Two Brooksedge residents told Pataskala City Council they want the city to replace ash trees in their subdivision that were destroyed by the emerald ash borer.
Ruth Ann Miller, a member of the Brooksedge homeowners association, said the city required the developer to plant the trees along the streets and now the city won't replace those that have died.
Shirley Showvron, another Brooksedge resident, said she has supported local taxes in the past, such as the city's income tax, and can't understand why those taxes won't pay to replace dead street trees in her neighborhood.
Council on June 17 changed an appropriations ordinance by removing funding for ash tree removal and replacement in Brooksedge and two other subdivisions
City Council on June 17 also tabled a resolution to advertise for bids for the tree removal and replacement, though members agreed the city should remove the dead trees and stumps even if it doesn't replace the trees.
Councilman Mike Fox on July 1 reiterated his concern about council's spending, saying the income tax can't even pay to fix all the city's drainage issues and road problems. He said the city has had to borrow money to repair roads.
Fox said the income tax funds street repairs and the Pataskala Division of Police.
He asked if the trees, which are planted between the street and the sidewalk in the city's right of way, are damaging the sidewalks.
Councilman Bernard Brush also asked about the placement of the trees and what type of trees the city would replace the ash trees with.
"No one knew about the ash borer. Fifteen years later, it's devastated your subdivision and other properties, too," Brush said.
He suggested removing the dead trees first before deciding if they should be replaced.
"We need a better plan in the future, to determine the type of vegetation -- if any -- that should be placed between the street and the sidewalk," he said.
Compton, a landscaper by trade, agreed the city needs more information before planting different trees that could die within a few years.
"We don't want to do the same stupid thing again," Compton said. "It doesn't make sense, moneywise."
Last year, Pataskala spent $14,000 to remove and replace 42 dead ash trees in Brooksedge West, said B.J. King, the city's public service director.
Fox said the city had only budgeted $15,000 for tree replacement this year but the staff has said it will cost $85,000 to replace trees in three subdivisions: Barrington Ridge, Brooksedge and Taylor Glen.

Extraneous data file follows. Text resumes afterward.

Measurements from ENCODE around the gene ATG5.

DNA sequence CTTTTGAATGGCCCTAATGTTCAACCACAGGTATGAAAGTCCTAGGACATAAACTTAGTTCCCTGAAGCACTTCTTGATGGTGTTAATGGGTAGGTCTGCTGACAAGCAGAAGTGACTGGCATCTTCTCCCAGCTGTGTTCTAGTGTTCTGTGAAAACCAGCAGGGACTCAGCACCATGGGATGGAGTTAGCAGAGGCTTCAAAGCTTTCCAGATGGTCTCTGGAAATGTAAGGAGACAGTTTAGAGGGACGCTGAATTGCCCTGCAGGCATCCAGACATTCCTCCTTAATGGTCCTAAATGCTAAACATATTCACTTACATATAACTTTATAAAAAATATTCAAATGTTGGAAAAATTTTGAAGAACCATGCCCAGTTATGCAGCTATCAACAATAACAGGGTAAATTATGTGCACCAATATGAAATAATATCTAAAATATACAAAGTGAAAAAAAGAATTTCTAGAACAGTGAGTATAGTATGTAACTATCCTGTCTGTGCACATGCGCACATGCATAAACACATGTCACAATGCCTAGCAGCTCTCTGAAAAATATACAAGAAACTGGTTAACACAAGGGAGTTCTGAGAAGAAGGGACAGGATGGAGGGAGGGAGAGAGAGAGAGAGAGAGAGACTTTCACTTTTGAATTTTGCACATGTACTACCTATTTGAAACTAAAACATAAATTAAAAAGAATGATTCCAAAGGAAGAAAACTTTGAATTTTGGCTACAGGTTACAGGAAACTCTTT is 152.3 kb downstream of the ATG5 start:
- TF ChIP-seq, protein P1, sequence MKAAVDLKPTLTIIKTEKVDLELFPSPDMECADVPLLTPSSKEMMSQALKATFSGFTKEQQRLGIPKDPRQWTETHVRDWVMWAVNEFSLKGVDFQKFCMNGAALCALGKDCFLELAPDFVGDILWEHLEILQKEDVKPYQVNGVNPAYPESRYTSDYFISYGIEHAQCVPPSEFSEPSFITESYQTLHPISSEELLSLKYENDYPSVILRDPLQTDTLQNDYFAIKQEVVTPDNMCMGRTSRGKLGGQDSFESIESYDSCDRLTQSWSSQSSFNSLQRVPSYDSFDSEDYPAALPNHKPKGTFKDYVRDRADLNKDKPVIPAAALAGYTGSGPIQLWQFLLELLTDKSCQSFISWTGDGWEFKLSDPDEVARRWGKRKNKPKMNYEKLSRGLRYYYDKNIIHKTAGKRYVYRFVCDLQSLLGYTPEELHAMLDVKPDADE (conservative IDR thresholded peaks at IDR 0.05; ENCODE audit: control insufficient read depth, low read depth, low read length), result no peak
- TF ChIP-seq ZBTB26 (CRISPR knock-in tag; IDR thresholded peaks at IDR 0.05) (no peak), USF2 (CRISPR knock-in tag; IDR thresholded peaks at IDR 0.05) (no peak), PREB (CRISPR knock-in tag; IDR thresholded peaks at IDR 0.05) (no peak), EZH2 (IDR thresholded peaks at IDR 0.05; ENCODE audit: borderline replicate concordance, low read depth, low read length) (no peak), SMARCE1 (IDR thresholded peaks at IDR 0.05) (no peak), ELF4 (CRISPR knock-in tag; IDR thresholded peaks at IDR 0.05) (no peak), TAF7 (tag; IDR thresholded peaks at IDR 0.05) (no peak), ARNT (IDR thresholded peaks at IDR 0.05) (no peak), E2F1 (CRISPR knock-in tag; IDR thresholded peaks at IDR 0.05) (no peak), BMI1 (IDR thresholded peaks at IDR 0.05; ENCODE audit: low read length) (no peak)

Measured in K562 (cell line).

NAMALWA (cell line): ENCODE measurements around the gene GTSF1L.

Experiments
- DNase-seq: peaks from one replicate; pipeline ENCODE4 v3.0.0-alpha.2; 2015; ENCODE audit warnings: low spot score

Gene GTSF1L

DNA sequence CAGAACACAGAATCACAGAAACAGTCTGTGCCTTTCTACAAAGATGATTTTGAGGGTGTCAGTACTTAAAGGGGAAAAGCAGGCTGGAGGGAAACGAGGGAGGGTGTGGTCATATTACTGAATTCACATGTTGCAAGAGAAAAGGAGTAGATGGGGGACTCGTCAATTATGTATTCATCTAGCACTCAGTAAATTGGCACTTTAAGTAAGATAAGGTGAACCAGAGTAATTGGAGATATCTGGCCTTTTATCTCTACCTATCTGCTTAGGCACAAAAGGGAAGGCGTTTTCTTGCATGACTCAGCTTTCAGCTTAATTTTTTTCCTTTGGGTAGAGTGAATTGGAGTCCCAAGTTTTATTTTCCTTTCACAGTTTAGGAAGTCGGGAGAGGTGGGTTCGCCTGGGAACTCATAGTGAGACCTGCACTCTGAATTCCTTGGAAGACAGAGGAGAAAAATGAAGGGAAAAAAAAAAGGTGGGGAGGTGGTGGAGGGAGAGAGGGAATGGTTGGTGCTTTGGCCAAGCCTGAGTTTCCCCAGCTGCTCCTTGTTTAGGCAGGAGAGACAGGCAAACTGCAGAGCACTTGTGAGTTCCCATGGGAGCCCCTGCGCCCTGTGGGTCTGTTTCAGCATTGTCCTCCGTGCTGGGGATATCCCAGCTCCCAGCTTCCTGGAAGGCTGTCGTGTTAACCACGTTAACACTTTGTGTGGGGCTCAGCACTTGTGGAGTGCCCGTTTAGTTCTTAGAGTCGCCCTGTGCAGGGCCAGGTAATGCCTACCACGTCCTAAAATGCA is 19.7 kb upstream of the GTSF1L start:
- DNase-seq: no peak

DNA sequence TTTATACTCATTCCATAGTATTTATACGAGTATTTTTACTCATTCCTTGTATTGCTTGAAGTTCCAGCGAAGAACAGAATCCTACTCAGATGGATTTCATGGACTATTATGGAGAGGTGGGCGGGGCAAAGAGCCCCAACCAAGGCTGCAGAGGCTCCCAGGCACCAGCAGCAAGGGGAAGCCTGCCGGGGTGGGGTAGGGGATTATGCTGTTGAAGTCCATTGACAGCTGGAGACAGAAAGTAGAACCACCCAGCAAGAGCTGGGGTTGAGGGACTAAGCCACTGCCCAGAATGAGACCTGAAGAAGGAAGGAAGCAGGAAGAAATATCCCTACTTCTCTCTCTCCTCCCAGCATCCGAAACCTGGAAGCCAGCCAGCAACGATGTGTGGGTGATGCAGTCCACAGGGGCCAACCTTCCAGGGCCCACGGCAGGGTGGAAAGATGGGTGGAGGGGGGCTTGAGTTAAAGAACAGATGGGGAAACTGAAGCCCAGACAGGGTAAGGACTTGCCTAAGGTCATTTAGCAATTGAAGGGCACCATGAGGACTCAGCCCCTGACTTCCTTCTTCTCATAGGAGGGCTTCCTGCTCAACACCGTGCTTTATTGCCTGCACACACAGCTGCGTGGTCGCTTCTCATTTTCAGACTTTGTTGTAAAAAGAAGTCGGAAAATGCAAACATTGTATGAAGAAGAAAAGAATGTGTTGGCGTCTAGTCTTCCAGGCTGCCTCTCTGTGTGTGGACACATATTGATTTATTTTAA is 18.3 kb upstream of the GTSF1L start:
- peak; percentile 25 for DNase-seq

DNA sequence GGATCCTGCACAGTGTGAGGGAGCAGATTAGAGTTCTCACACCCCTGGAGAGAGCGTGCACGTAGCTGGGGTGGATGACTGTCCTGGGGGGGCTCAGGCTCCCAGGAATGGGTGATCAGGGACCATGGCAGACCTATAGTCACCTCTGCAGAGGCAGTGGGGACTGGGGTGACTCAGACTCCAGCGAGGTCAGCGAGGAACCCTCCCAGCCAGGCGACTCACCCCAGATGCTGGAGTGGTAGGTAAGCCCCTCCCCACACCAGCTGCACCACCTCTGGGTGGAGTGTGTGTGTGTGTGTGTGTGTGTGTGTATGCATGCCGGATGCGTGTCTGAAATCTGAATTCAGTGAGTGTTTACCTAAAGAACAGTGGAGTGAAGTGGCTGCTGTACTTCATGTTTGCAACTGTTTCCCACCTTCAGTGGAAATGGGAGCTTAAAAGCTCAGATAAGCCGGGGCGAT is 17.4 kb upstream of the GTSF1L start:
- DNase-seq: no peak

City Council at its meeting Monday, July 1, heard the first reading of an ordinance to appropriate $70,000 to remove and replace the ash trees in all three subdivisions. The funds would be added to the $15,000 already budgeted to hire an outside contractor for the job.
But council on July 1 again tabled the resolution to seek for bids for removal and replacement of the trees. The vote was 6-1 with Bryan Lenzo dissenting.
In other business July 1, council heard a report on local parks by Jeni Ashbrook, president of the city's parks and recreation advisory board.
Ashbrook said she visited the Thomas J. Evans Foundation Park, 10255 McIntosh Road, June 30, and found people with metal detectors digging holes in the soccer fields. She said politely asked them to stop.
In the same field, a dog running loose near the concession stand defecated in the park. She said it was not cleaned up by the owner.
At Freedom Park, at the corner of Taylor and Havens Corners roads, on the same day, she said she found someone dumping sand and dirt from a truck in the parking lot.
Compton told Ashbrook to report the incidents to the police in the future.
Ashbrook also asked council to reevaluate the parks board's role since the city hired a parks coordinator.
Pataskala City Administrator Timothy Boland said the parks coordinator is submitting reports to City Council and he will make sure the reports also are forwarded to the parks board.
Boland said Pataskala Mayor Steve Butcher has arranged a meeting with the board and the coordinator.